‘I felt completely humiliated’ – police officer passed over for promotion speaks up

Ray D’Anastas left hanging six months after Ombudsman's ruling in his favour

 

After the Ombudsman ruled that Superintendent Ray D’Anastas was unjustly passed over for promotion in “a parody of a selection process” led by former Police Commissioner Lawrence Cutajar, the officer described how “completely humiliated” he felt in June 2017, when 11 assistant commissioners were officially appointed before him in spite of his achievements.

“I was kind of embarrassed to be out with people because I felt like I had to justify why I wasn’t promoted with every person I met. My mind was thinking about this all the time,” D’Anastas told The Shift in an interview, explaining that this had already happened once in 2013 with an additional six officers receiving the promotion before him.

“I’d be speaking to people in my office and I’d be constantly wondering whether they know I wasn’t promoted because of an unfair process, and not because I’m not good at my job. I started getting obsessed over it, even though I managed to keep doing my job throughout all of this,” he added.

D’Anastas joined the police corps in December 1979, and is known in particular for being one of the only officers to ever have been awarded the Crime Reduction Shield award three times, as well as for being one of the longest-serving officers to be deployed in St Julian’s, a locality known as a flash point for police intervention.

He recalled confronting former Commissioner Cutajar in his office shortly after the police force’s internal promotions board, chaired by Cutajar, had refused D’Anastas’ application for the role of assistant commissioner.

“I asked him to give me one valid reason why I was not made assistant commissioner. He told me that it was in the past, now, and I told him that they had broken me with what they did. He just changed the subject and we did not really talk about it,” D’Anastas said.

“I am mentioning him specifically because he was the chairman of the board who said that he promoted the other officers because they were persons of trust. I don’t care why he took the decision, but he is the one responsible for it,” he added.

Asked what his next steps will be after the Ombudsman’s ruling in his favour, D’Anastas stated that he is seeking financial compensation equivalent to the income he would have made had he been promoted to assistant commissioner, as well as an official acknowledgement from the force that he was unjustly dismissed.

On 19 October, Police Commissioner Angelo Gafa’ categorically rejected the Ombudsman’s findings, along with an official statement from the home affairs ministry echoing the same sentiment.

“The Ombudsman had recommended that they re-issue applications for the position of assistant commissioner, or, failing that, that I be awarded €15,000 in compensation. I feel like that’s not enough,” D’Anastas argued.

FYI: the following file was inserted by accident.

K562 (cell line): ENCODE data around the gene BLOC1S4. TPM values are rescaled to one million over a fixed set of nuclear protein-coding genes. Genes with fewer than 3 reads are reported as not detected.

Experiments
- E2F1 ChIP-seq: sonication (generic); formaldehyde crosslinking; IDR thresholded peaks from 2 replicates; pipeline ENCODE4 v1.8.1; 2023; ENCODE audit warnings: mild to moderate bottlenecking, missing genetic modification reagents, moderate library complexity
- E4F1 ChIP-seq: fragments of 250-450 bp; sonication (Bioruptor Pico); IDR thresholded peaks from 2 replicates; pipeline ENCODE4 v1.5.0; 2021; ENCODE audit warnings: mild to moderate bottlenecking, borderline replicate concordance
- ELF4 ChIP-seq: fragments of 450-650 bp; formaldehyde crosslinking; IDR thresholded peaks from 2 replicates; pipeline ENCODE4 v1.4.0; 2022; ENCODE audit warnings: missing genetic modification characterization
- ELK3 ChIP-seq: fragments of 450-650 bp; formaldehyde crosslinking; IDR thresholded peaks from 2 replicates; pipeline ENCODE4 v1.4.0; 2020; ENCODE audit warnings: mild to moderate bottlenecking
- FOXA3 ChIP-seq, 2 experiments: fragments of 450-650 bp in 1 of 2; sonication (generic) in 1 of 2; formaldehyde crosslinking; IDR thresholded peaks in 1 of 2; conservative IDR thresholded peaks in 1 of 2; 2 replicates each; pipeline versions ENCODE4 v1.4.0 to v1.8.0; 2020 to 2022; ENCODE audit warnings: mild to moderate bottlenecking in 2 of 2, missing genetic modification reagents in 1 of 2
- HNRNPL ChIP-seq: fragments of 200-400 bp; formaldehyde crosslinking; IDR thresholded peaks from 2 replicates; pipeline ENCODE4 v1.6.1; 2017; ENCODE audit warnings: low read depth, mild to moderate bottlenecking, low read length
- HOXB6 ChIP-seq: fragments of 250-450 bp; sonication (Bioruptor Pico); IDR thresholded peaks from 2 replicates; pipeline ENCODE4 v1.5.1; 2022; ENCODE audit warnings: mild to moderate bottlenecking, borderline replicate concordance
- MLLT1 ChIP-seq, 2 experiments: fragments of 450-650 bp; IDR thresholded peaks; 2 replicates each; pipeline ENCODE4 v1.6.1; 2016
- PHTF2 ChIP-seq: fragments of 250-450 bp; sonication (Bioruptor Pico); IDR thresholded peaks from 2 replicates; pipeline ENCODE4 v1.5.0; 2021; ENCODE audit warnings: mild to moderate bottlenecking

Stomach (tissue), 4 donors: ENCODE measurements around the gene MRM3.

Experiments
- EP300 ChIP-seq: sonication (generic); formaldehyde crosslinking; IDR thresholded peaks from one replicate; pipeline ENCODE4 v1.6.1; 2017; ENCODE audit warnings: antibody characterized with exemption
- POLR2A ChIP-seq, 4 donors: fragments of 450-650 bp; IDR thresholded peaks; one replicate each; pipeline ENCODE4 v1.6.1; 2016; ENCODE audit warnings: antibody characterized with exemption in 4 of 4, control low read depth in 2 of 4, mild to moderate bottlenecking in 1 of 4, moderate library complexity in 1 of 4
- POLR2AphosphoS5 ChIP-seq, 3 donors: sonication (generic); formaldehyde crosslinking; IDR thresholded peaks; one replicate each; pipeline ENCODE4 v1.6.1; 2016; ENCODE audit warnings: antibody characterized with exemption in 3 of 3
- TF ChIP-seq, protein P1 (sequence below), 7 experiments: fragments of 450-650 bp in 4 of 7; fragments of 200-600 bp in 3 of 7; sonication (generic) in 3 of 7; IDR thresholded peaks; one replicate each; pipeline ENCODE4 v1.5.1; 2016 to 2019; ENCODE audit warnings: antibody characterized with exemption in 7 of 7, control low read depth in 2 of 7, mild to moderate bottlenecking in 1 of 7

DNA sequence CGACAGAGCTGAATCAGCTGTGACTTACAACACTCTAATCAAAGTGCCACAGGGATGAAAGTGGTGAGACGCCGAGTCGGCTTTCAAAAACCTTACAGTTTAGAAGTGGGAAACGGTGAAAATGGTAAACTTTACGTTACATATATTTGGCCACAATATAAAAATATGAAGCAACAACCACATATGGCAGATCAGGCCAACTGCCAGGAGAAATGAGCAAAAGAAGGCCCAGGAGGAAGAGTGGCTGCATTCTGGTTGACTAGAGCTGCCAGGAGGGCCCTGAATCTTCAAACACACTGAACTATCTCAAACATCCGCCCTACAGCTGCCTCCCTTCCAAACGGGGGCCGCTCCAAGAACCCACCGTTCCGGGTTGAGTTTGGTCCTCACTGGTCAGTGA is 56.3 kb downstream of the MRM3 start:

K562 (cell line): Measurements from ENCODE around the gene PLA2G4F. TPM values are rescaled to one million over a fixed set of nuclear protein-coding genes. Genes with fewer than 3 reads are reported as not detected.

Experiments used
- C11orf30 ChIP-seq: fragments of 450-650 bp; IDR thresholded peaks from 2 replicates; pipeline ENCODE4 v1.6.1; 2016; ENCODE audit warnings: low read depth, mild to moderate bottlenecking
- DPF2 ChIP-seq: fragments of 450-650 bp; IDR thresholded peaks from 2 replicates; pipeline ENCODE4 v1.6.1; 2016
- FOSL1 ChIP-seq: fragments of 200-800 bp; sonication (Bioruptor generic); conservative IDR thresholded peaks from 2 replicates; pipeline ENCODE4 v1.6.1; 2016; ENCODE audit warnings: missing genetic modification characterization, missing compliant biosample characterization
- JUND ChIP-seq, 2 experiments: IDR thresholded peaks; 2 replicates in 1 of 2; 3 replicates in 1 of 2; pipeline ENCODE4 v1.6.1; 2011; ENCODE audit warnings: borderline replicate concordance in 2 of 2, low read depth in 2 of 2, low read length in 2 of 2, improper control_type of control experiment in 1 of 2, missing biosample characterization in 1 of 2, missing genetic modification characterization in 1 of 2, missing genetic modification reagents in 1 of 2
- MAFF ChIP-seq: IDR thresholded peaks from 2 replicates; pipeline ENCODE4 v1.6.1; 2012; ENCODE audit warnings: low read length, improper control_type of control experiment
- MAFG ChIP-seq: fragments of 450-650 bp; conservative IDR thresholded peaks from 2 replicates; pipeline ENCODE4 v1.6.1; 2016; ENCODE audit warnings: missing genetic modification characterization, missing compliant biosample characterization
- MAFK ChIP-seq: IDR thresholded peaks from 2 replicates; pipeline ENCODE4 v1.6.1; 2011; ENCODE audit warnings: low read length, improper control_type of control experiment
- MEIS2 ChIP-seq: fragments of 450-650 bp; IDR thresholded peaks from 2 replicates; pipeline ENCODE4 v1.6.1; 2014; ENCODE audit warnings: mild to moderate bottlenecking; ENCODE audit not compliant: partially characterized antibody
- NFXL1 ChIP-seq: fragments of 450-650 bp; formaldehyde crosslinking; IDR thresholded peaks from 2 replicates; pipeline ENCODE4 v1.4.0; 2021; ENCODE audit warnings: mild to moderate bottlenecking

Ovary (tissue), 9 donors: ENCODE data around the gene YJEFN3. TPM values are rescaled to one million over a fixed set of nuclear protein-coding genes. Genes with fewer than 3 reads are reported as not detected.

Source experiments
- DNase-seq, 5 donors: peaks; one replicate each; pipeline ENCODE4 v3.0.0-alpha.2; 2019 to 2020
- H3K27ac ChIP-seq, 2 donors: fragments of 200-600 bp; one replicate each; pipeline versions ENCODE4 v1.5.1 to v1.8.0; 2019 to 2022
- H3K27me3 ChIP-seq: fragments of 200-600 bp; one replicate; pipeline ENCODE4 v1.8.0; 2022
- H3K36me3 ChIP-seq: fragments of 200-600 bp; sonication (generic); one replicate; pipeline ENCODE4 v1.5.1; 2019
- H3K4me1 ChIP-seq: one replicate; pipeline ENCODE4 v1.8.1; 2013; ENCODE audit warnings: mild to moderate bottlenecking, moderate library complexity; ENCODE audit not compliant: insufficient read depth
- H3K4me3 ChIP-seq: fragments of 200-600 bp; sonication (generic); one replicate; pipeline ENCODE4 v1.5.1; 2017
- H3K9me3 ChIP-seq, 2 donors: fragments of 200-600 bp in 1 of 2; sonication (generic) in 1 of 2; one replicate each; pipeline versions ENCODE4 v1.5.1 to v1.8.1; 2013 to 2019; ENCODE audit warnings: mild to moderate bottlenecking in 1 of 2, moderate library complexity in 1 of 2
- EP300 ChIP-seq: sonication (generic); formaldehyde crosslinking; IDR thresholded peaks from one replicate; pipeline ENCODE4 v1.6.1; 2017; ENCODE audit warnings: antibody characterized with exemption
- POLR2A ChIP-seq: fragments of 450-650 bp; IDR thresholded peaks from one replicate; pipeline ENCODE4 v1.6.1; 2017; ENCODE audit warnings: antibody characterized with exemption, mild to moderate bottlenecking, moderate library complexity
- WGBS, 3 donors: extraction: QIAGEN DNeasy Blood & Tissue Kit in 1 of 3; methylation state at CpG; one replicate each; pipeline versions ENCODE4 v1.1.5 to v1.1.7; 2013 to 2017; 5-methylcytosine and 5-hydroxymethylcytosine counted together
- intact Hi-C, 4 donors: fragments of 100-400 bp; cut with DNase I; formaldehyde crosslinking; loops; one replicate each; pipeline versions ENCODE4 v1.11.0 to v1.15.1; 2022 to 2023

“So my lawyer, David Bonello, and myself, decided instead to evaluate our legal options,” he added.

‘Zero faith’ in current administration

Asked for his assessment on the leadership of the police force, D’Anastas unequivocally stated that he has “zero faith in the current administration”.

“I could have applied for an extra year of work since I’m 63 years old, but I couldn’t do it, mainly because of members of the higher echelons of the force,” he said, claiming not much had changed since former Commissioner Cutajar stepped down under pressure following his failure to prosecute high-profile corruption cases.

D’Anastas also referred to the police force’s re-issuance of the call for the position of assistant commissioner, describing it as “tailor-made”. The Malta police union echoed D’Anastas’ sentiment, describing it as “discriminatory” due to the specific requirements attached with the call, and lodged a formal trade dispute.

“They issued this call while we are unable to apply for it, apart from totally rejecting the conclusions of the Ombudsman’s report. They said they’re evaluating the report but there’s nothing to evaluate because the Ombudsman already took four years to get to this conclusion,” D’Anastas said.

“I should be at a point where I am proud of my service, not feeling like this instead. I am doing this for myself because I was proud to be an officer,” he added.

                           
                               
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Joseph
Joseph
7 days ago

Meritocracy that Muscat promised. What a totally corrupt government. Shameless lot, the whole lot of them!

viv
viv
7 days ago

Not to be in a position of ‘trust’ from someone like former commissioner Cutajar I would consider to be an outstanding and praiseworthy achievement in itself.

JOHN CASSAR
7 days ago

Supt. Raymond D’Anastasi should pursue his fight for justice even if he for this to happen he has to go to the European Court for Human Rights. Good luck Ray

Carmelo Borg
7 days ago

Mr D’Anastasi lilek ma nafikx personali imma narak ghaddej fil lokalita taghna. Narak il knisja titqarben. Narak ghaddej b rasek mollija minghajr misthija. Ibqa fuq kliemi li in nies ta rieda tajba jafu bis servizz impekkabli li tajt fil karrira b onesta tieghek. Suggeriment ibqa sod il hazin mhux fuq inahha tieghek imma fuq il briganti fil korp tal pulizija. Alla jippremjak f xi hin.

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